Editor Interview: Redstone Science Fiction

Q: Describe what you publish in 25 characters or less.

A: Science Fiction

Michael Ray, Editor on 27 October 2010 Read other answers to this question

Q: What other current publications (or publishers) do you admire most?

A: Online fiction: Clarkesworld, Lightspeed, Tor.com Podcasts: Escape Pod, Starship Sofa
Anthologies: Prime Books, Night Shade Books, Eos Books

Michael Ray, Editor on 27 October 2010 Read other answers to this question

Q: If you publish writing, who are your favorite writers? If you publish art, who are your favorite artists?

A: Charles Stross, Neal Stephenson, Cory Doctorow, John Scalzi, Neal Gaiman, Mary Robinette Kowal, Ken MacLeod, William Gibson, Gene Wolfe

Michael Ray, Editor on 27 October 2010 Read other answers to this question

Q: What sets your publication apart from others that publish similar material?

A: We publish a broad range of science fiction short stories and pay a professional rate, but we will publish new writers as quickly as experienced writers, as long as the story excites us.

Michael Ray, Editor on 27 October 2010 Read other answers to this question

Q: What is the best advice you can give people who are considering submitting work to your publication?

A: Follow the guidelines. Make something happen.

Michael Ray, Editor on 27 October 2010 Read other answers to this question

Q: Describe the ideal submission.

A: Under 4000 words. Punches me in the face, takes science fiction conventions & stretches them, and makes me look at something in a different way than I did before.

Michael Ray, Editor on 27 October 2010 Read other answers to this question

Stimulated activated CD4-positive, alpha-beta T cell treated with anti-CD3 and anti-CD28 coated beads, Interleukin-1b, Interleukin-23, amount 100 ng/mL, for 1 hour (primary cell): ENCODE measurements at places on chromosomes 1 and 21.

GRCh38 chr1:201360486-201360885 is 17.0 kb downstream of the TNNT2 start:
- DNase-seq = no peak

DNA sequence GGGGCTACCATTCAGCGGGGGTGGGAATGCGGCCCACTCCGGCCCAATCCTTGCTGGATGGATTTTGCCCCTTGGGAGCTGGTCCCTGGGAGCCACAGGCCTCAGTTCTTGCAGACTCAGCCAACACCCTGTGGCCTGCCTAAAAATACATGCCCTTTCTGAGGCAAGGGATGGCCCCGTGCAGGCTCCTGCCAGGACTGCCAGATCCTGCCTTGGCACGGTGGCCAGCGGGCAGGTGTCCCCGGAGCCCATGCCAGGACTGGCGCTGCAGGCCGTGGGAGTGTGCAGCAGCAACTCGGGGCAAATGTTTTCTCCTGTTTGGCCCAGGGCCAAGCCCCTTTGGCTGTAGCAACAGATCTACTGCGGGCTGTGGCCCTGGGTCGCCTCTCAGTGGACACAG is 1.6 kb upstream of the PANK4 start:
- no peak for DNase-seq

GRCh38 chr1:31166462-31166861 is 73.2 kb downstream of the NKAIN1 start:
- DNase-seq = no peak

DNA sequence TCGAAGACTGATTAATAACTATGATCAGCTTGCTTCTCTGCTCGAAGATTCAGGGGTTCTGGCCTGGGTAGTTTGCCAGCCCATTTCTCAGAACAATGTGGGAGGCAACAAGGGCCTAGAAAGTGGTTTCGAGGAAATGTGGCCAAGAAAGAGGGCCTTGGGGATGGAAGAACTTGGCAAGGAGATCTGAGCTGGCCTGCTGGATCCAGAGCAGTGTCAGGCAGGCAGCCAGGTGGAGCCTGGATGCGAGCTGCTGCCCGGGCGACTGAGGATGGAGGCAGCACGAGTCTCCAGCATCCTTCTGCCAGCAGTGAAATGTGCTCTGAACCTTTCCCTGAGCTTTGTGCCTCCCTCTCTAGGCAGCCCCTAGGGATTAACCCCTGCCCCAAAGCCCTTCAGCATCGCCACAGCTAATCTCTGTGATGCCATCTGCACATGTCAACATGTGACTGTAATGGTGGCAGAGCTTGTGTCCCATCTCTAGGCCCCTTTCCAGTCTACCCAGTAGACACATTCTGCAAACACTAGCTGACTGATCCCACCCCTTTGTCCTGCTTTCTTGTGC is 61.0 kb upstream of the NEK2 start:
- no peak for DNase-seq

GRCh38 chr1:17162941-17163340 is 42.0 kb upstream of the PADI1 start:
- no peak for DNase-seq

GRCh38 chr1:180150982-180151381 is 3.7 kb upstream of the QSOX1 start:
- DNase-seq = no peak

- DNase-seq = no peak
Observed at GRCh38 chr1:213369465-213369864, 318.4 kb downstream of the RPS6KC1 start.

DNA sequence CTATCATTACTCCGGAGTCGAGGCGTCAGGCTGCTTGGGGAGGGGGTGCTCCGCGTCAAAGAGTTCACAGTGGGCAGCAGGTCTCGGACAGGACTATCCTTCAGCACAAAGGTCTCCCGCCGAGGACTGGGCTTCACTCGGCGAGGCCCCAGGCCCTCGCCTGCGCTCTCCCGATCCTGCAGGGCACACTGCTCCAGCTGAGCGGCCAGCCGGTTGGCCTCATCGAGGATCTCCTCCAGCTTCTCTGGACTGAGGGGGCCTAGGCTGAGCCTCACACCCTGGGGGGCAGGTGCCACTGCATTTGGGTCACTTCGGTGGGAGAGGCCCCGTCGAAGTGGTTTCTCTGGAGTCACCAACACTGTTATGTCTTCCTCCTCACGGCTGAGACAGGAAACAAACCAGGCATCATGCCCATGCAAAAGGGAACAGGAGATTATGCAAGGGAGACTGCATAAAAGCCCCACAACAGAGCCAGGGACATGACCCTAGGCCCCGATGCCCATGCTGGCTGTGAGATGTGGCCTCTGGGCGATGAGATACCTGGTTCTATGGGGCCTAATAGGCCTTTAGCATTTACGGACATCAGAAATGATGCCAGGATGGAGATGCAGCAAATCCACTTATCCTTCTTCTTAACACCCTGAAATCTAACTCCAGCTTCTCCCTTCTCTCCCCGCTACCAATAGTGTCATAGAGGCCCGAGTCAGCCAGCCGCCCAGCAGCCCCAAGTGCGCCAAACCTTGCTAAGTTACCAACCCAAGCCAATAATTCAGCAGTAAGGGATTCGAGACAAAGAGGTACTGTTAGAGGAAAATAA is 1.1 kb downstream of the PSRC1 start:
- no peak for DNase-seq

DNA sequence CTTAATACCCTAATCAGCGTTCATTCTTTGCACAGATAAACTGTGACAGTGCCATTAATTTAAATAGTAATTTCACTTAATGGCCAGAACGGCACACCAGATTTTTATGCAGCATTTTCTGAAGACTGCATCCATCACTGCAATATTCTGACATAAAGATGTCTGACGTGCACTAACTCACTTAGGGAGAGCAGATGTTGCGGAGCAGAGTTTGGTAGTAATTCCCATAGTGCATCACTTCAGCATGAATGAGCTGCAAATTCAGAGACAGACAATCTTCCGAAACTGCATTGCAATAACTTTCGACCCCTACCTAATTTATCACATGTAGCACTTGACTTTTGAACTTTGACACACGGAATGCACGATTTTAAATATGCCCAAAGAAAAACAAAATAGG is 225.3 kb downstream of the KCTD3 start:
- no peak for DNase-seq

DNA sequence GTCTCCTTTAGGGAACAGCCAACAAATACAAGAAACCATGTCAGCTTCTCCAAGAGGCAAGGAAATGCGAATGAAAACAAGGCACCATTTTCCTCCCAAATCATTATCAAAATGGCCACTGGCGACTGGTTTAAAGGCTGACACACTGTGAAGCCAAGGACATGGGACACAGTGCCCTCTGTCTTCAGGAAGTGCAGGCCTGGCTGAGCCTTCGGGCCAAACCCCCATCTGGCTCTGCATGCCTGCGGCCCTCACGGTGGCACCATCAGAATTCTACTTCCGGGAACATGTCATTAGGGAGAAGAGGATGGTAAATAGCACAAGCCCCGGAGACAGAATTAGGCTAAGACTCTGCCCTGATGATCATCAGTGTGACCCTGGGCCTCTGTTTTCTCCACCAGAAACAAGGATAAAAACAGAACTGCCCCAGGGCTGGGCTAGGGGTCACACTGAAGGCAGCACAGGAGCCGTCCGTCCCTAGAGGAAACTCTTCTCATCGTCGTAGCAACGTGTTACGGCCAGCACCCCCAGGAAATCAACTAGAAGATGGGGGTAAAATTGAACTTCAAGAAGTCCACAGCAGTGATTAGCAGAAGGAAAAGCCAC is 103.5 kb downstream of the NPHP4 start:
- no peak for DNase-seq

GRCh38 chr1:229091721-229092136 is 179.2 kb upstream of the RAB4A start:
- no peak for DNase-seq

Q: What do submitters most often get wrong about your submissions process?

A: Submissions are too long, or they are fantasy and not science fiction.

Michael Ray, Editor on 27 October 2010 Read other answers to this question

Q: How much do you want to know about the person submitting to you?

A: We usually only check cover letters after we like a story, and I'm not a fan of long lists of publications. We have been and will be some of the first professional sales for our authors.

Michael Ray, Editor on 27 October 2010 Read other answers to this question

Q: If you publish writing, how much of a piece do you read before making the decision to reject it?

A: We try to read all of everything. But, by halfway I almost always know, unless the ending makes me want to reread the whole thing.

Michael Ray, Editor on 27 October 2010 Read other answers to this question

Q: What additional evaluations, if any, does a piece go through before it is accepted?

A: We all read it, and we are all looking for slightly different things, so if it can get by everyone, it is a good piece.

Michael Ray, Editor on 27 October 2010 Read other answers to this question

Q: What is a day in the life of an editor like for you?

A: I usually do all my Redstone work at night, between 7 and 12 after I'm done teaching, exercising, and cooking supper. When we have submissions, we read and comment on each story in our private online group. If it's a no-go, we send a letter letting the author know what we liked about it and possibly what we didn't. If instead, it clears all the editors, we set it aside and come back a few days later to re-read decide if we really want it. If we still do, we'll send out the contract.

Michael Ray, Editor on 27 October 2010 Read other answers to this question

Q: How important do you feel it is for publishers to embrace modern technologies?

A: We publish online, have email subs & response, online slush reading, twitter, facebook, PDF's and EPUBS. We finally got our ISSN and should be on iBooks soon. We are pure technology. I mean, we publish science fiction, how could we not be? Now, we will publish print anthologies, because it is nice to hold a book, but, of course, we'll have electronic versions of them too.

Michael Ray, Editor on 27 October 2010 Read other answers to this question